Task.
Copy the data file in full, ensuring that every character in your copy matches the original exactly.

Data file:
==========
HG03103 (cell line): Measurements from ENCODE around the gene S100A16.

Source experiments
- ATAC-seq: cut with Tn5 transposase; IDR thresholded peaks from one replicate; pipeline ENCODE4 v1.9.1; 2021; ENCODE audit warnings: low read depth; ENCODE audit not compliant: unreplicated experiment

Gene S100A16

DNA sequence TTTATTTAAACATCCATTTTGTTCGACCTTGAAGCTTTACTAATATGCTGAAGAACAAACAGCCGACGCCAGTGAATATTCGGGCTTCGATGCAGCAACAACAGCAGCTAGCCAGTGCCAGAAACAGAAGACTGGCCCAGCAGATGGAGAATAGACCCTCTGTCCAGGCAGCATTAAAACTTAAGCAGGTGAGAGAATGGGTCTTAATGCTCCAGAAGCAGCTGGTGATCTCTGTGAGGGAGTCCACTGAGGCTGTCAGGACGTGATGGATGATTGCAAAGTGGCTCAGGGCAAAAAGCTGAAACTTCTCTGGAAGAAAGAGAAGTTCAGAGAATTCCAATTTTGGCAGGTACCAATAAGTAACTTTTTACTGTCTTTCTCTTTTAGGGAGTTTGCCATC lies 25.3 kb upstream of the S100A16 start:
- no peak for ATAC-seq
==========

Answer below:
HG03103 (cell line): Measurements from ENCODE around the gene S100A16.

Source experiments
- ATAC-seq: cut with Tn5 transposase; IDR thresholded peaks from one replicate; pipeline ENCODE4 v1.9.1; 2021; ENCODE audit warnings: low read depth; ENCODE audit not compliant: unreplicated experiment

Gene S100A16

DNA sequence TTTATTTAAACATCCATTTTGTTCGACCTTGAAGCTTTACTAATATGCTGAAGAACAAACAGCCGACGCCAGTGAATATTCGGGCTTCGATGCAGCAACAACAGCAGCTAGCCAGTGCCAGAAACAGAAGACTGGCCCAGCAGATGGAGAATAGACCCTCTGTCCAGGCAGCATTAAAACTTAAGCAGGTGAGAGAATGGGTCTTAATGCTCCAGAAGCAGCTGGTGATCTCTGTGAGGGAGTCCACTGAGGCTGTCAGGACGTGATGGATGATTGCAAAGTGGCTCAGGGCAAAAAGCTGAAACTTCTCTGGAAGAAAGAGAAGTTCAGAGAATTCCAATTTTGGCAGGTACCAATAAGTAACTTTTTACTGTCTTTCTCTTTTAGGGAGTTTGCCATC lies 25.3 kb upstream of the S100A16 start:
- no peak for ATAC-seq